In this DCD>Talk, filmed at our London DCD>Connect event, Alex Dickens spoke to Ian Wilcoxson of Kohler about the techniques that companies are employing to ensure data centers are as resilient as possible. After all, as he reminds us, Kohler has a long history in this field:

“We're designing and deploying data equipment in data centers with the local situation in mind. We've been doing this for 150 years. In the way that they do in the generator world, we're always talking about n plus one.

"Your load is the add, and then you decide whether you want plus one. You've got the spare capacity of one generator so if you want to go, plus two, it depends on how you design the system as to how you share that extra capacity”

Wilcoxson is a champion of HVO - Hydrotreated Vegetable Oil, as a replacement for diesel in backup generators, and there’s a strong argument that, for right now, they could be the green solution we’ve been looking for:

“People will always say there's no single answer. I think we know that batteries don't scale. Hydrogen is interesting but I think we have to remember hydrogen is made from natural gas. Yes, of course, the tailpipe emissions from a gas engine are less, but, until there's this green hydrogen available, I think you're just kind of moving the problem. In a sense, you're not solving the problem. There are lots of advantages to biodiesel, we've been pushing HVO for two years and we want our customers to drop diesel where HVO is available.”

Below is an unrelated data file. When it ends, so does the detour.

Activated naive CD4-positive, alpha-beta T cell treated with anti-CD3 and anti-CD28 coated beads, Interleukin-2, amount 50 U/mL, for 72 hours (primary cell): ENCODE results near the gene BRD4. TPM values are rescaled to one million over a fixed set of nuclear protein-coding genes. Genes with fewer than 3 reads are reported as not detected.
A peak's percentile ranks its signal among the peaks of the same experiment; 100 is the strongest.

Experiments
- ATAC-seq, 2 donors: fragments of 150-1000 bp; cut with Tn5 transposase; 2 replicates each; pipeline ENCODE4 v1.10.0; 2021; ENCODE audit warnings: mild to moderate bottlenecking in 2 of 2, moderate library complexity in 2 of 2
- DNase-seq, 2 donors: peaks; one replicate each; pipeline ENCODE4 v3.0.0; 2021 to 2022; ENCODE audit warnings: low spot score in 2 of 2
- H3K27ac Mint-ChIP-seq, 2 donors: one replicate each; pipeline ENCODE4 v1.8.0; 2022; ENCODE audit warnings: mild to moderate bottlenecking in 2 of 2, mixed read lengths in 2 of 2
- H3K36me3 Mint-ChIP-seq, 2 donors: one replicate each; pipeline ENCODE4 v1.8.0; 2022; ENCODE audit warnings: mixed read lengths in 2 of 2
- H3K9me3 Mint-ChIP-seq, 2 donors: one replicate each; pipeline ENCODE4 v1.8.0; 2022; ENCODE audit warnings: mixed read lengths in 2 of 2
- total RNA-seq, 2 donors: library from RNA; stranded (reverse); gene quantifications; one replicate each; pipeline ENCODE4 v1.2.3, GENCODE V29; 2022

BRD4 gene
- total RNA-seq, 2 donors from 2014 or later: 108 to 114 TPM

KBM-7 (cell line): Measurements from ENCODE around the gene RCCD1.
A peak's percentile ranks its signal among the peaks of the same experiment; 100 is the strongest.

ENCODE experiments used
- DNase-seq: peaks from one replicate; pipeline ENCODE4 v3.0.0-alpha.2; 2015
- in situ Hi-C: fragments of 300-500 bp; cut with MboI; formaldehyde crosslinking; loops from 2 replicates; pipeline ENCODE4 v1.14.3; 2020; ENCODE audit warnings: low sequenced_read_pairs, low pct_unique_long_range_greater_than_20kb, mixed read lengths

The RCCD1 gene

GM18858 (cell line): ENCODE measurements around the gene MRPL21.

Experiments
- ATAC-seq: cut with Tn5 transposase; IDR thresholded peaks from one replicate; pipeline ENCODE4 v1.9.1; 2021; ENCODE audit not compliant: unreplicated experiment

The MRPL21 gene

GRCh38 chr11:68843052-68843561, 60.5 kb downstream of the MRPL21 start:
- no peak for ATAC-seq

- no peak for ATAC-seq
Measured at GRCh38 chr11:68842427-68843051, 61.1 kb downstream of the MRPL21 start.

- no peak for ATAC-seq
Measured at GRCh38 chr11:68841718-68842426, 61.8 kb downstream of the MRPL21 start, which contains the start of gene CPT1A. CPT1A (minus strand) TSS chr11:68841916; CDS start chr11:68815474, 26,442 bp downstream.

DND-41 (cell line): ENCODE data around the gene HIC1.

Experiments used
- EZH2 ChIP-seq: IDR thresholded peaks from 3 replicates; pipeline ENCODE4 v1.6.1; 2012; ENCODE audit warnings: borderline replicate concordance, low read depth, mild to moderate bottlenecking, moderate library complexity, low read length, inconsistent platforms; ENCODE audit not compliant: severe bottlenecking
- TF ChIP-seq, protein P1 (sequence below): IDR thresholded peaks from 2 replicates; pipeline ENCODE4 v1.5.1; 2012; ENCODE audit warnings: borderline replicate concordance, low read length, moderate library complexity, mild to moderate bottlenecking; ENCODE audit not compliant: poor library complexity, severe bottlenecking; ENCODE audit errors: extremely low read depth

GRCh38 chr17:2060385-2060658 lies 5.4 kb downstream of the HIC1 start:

It may sound crazy, but for the amount of time that they’re being run, a biodiesel engine could be one of the greenest forms of energy available - Wilcoxson thinks of it in terms of a battery, offering potential energy:

“You're not physically storing energy, but if you think about a biodiesel generator, it is in standby mode. Its greenhouse gas impact and standby mode are virtually insignificant. It requires a small amount of power to heat the engine to keep it at an optimal temperature and that doesn't have to come from electricity, we can take that directly from the data center, a little bit of waste heat. We put that into a small heat exchanger. We can stow it on standby. It's virtually nothing. And then within 15 or 20 seconds, that bank has generators that can be providing their full power.”

Wilcoxson goes on to explain the pressure on companies like Kohler to keep finding new paths to resilience:

“There's always space pressure, And, clients want to optimize the way that they operate engines. They just want us to become as efficient as possible and help them design the most efficient system that we possibly can. The one that scales. The one that can be deployed in as small chunks as possible. And I guess the other thing that they want, is they want repeatability. They want to know that they're on a journey.”

To hear more about Wilcoxson’s vision for the future of data center power provision, you can listen to the whole talk here.